I'm somewhat new to .NET but not new to programming, and I'm somewhat puzzled at the trend and excitement about disassembling compiled .NET code. It seems pointless.
The high-level ease of use of .NET is the reason I use it. I've written C and real (hardware processor) assembly in environments with limited resources. That was the reason to spend the effort on so many meticulous details, for efficiency. Up in .NET land, it kind of defeats the purpose of having a high-level object-oriented language if you waste time diving down into the most cryptic details of the implementation. In the course of working with .NET, I have debugged the usual performance issues an odd race conditions, and I've done it all by reading my own source code, never once having any thought as to what intermediate language the compiler is generating. For example, it's pretty obvious that a for(;;) loop is going to be faster than a foreach() on an array, considering that foreach() is going to use an enumeration object with a method call to advance to each next time instead of a simple increment of a variable, and this is easy to prove with a tight loop run a few million times (no disassembly required).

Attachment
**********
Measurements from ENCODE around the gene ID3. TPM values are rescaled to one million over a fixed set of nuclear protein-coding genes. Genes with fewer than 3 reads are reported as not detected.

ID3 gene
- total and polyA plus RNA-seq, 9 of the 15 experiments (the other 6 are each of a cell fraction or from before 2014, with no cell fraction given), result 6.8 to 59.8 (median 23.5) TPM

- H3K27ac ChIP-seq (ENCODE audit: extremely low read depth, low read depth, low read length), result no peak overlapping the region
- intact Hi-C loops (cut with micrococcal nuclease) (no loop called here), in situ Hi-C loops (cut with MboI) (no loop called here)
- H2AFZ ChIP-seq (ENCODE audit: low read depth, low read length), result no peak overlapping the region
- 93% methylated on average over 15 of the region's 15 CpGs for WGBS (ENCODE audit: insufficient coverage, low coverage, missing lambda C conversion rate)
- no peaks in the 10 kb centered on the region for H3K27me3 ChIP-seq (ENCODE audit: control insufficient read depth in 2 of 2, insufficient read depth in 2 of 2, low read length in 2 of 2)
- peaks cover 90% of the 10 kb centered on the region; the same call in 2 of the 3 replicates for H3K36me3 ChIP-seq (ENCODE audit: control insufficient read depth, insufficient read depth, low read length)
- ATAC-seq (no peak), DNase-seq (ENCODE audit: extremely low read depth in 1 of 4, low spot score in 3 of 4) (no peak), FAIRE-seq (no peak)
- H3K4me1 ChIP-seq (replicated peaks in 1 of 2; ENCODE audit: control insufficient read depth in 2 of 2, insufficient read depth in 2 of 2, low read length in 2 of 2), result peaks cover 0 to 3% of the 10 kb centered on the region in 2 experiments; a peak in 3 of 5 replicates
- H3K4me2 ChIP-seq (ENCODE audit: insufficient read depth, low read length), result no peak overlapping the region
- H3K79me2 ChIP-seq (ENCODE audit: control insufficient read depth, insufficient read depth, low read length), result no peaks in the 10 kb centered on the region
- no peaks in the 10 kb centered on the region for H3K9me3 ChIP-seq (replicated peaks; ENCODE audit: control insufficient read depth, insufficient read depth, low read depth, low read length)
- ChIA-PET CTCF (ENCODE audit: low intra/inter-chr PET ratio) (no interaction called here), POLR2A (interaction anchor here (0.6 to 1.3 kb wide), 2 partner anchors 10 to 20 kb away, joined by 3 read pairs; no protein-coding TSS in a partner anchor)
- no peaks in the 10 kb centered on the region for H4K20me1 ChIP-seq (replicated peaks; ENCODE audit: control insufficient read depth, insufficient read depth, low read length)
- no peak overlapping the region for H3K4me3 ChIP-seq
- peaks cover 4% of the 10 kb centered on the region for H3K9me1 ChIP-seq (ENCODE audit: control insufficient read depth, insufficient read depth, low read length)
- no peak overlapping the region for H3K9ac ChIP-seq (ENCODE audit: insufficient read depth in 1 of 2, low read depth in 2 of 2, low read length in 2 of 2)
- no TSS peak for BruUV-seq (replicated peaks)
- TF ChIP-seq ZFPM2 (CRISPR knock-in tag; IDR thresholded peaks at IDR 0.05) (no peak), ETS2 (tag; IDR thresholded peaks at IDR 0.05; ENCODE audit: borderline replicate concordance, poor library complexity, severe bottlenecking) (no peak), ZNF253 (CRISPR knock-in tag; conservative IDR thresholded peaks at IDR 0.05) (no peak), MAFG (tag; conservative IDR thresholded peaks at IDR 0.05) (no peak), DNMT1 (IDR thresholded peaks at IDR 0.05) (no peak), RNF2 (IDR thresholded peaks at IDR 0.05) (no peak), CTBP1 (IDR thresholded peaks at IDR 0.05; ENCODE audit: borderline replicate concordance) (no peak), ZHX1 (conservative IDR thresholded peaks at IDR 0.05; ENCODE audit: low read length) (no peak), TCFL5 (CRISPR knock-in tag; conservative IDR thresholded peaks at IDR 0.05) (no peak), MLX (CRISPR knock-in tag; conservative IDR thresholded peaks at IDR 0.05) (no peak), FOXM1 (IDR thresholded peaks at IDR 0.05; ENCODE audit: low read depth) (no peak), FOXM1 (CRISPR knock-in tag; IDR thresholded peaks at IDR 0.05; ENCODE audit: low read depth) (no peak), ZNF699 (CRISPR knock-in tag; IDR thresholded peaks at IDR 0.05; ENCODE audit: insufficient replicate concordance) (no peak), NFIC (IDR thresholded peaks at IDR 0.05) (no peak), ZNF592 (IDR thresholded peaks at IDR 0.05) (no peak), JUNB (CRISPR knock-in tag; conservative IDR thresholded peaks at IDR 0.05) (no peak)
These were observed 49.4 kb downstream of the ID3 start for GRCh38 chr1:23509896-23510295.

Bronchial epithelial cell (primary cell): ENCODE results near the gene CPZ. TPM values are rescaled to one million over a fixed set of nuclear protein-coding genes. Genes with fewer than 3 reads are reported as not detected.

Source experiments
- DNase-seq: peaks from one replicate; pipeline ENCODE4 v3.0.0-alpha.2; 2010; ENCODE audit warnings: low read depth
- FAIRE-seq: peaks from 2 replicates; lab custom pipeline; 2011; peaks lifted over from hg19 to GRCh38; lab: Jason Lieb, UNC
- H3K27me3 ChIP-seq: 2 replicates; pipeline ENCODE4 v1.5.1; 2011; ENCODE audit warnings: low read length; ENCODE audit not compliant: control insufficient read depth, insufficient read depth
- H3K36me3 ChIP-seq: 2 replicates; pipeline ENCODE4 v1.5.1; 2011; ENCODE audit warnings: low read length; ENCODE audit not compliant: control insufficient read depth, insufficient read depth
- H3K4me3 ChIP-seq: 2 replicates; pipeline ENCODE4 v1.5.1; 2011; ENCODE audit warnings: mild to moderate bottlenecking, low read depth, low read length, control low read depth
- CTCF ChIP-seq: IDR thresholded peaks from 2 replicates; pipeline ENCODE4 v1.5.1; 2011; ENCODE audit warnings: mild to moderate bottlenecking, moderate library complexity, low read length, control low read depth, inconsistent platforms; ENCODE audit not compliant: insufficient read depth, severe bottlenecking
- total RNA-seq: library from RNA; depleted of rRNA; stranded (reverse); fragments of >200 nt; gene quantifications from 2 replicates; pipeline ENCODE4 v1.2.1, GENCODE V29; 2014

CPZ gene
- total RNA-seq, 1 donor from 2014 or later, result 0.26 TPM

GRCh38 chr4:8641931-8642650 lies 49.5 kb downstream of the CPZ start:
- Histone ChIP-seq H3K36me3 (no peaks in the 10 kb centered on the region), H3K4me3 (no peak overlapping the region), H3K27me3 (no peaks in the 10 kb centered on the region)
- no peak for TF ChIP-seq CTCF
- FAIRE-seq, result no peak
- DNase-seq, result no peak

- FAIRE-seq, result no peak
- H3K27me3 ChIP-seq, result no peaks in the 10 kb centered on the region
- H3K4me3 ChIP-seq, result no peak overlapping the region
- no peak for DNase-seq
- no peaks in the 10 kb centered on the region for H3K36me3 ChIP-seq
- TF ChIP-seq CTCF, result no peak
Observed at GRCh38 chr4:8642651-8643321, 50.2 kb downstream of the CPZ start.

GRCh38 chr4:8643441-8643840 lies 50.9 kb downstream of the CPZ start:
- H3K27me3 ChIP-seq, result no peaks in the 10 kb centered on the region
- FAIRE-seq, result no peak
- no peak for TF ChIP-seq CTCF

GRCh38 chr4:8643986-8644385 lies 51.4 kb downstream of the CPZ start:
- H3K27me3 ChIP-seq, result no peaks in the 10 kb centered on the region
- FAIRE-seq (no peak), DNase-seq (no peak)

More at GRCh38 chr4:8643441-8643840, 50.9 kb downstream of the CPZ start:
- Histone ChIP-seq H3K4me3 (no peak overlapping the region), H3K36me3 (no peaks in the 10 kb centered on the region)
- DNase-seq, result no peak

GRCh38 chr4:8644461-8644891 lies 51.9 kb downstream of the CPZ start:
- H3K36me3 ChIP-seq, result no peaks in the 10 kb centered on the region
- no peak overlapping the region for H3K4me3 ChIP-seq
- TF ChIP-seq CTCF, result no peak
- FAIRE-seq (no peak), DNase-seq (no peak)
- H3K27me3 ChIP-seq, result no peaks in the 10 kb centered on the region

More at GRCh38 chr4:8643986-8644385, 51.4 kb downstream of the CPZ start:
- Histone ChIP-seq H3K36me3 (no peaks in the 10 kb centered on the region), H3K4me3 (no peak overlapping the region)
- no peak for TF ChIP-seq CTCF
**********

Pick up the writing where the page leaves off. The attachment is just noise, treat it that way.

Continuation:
What really makes disassembling IL silly is the fact that's it's not real machine code. It's virtual machine code. I've heard some people actually like to move instructions around to optimize it. Are you kidding me? Just-in-time compiled virtual machine code can't even do a simple tight for(;;) loop at the speed of natively compiled code. If you want to squeeze every last cycle out of your processor, then use C/C++ and spend time learning real assembly. That way the time you spend understanding lots of low-level details will actually be worthwhile.
So, other than having too much time on their hands, why do people disassemble .NET (CLR) binaries?